YouTube videos featuring arrests of young women spark concern in New Jersey

A YouTube page dedicated to posting arrest videos — almost all of them featuring young women accused of drunk driving or shoplifting — is sparking concern among officials in New Jersey.

The unidentified person behind the channel Drive Thru Tours first began sharing content in early 2020. As the name suggests, the initial videos are driving tours through cities like Newark, Princeton and Jersey City.

For years, the clips went mostly unwatched and the channel remained relatively obscure. That was until February of last after, when the page began uploading lengthy clips of bodycam footage from police departments across New Jersey and beyond.

As of Saturday afternoon, more than 250 videos have been shared with the channel’s 87,000 subscribers. The clips, in total, have been viewed upwards of 35 million times.

Some of the most popular videos feature women fighting with officers at the Jersey Shore or crying while getting arrested for DUI. Many of the videos drive clicks with headlines including phrases such as “name-dropping rich girl,” “future homicide suspect,” and “pregnant woman busted.”

Law enforcement leaders in the Garden State told NJ Advance Media they’ve lately been fielding a lot of anonymous requests through the state’s Open Public Records Act. While the statute is aimed at transparency by allowing citizens access to government records, police now worry its instead being used to exploit women under arrest.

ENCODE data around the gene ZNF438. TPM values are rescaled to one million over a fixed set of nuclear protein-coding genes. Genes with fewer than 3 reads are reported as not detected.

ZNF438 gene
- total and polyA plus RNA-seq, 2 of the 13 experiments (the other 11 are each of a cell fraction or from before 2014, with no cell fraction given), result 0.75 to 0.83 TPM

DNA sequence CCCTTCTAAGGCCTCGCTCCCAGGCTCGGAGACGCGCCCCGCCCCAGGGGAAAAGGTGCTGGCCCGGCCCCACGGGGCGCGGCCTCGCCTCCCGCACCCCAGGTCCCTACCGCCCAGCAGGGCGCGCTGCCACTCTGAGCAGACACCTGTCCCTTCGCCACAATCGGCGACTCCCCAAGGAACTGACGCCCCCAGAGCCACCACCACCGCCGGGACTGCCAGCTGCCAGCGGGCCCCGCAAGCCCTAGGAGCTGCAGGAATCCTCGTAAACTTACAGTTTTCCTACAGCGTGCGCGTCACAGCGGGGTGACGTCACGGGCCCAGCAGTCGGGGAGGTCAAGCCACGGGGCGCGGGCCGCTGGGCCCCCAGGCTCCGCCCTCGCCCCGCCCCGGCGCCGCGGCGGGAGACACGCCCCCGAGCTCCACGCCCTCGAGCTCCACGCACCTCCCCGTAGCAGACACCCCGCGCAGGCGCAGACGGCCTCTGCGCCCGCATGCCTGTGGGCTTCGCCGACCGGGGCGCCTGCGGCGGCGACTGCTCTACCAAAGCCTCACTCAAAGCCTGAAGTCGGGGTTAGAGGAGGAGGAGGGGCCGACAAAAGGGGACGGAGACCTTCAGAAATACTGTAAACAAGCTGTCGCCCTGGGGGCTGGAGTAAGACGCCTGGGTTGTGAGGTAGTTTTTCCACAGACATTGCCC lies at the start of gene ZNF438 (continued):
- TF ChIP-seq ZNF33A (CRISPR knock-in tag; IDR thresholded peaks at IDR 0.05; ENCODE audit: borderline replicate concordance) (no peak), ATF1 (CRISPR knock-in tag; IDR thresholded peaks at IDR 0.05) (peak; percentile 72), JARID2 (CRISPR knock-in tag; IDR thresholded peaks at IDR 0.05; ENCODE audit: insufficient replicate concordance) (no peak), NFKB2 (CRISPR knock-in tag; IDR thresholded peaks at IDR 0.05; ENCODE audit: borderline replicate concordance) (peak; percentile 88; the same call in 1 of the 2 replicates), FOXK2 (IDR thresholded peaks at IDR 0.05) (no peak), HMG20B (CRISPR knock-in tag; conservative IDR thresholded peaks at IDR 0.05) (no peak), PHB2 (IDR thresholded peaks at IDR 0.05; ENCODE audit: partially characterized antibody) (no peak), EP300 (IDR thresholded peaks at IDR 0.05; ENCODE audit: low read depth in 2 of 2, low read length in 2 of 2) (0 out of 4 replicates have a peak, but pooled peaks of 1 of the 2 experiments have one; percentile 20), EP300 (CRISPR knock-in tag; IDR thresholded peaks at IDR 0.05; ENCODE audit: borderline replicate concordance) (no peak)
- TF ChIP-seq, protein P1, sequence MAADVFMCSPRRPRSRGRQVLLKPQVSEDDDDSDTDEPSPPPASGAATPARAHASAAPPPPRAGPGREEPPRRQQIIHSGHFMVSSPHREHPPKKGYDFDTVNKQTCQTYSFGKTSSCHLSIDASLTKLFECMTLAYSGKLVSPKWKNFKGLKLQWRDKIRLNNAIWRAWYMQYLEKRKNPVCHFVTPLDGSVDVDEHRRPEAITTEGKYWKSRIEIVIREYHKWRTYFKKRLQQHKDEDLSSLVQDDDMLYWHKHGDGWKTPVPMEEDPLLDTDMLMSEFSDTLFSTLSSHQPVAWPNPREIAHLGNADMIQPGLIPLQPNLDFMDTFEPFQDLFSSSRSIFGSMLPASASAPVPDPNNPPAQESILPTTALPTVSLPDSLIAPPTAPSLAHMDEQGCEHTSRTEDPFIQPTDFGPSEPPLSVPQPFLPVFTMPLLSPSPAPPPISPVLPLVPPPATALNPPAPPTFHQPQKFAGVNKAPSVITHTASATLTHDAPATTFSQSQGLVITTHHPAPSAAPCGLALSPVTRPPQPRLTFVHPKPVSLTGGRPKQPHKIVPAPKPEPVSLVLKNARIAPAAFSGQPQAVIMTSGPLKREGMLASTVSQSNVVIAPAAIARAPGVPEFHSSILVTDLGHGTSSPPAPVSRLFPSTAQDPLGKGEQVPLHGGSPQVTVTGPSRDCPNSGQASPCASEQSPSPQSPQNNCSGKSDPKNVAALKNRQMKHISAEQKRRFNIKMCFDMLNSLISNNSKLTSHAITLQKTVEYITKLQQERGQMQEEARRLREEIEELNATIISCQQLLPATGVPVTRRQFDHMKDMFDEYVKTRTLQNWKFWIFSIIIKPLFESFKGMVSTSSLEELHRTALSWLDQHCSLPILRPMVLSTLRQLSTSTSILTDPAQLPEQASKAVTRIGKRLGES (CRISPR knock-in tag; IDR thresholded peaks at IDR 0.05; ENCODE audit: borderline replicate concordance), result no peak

“It was never the intent of OPRA to create such a platform that preys on young women and takes advantage of them at a time when they are vulnerable,” said Montville Police Chief Andrew Caggiano, one of three New Jersey chiefs who told NJ Advance Media they recently received records requests specifically seeking videos of young women being arrested.

“The law that protects a news media organization reporting on a corrupt politician who has been charged with crimes is the same law that allows this guy to exploit young women who have been arrested for drunk driving,” added Kelly McBride, vice president at the Poynter Institute for Media Studies.

In response, New Jersey’s Association of Chiefs of Police have called on lawmakers to act against such “online sexual predators.” While a bill has been presented to the state legislature seeking to prohibit the disclosure of bodycam footage “without the prior written consent of each subject” — unless doing so is “for a legitimate public health or safety purpose” — there’s no current law banning the posting of clips like the ones now on YouTube.

The creator of Drive Thru Tours, who declined to provide their name, told NJ Advance Media that the page was meant to be “educational.”

“My goal is to illustrate the real-life consequences of driving under the influence and discourage others from driving while they are impaired,” the anonymous owner said, adding that they “think these videos can serve a ‘safety purpose’ or ‘legitimate public interest’ by preventing accidents and even saving lives.”

But other disagree, instead calling it “exploitation” and “voyeurism.”

“It’s clearly meant to humiliate and embarrass, and there doesn’t seem to be any public good that comes from this,” said McBride.

When asked whether videos are taken down in exchange for money, the Drive Thru Tours creator did not respond.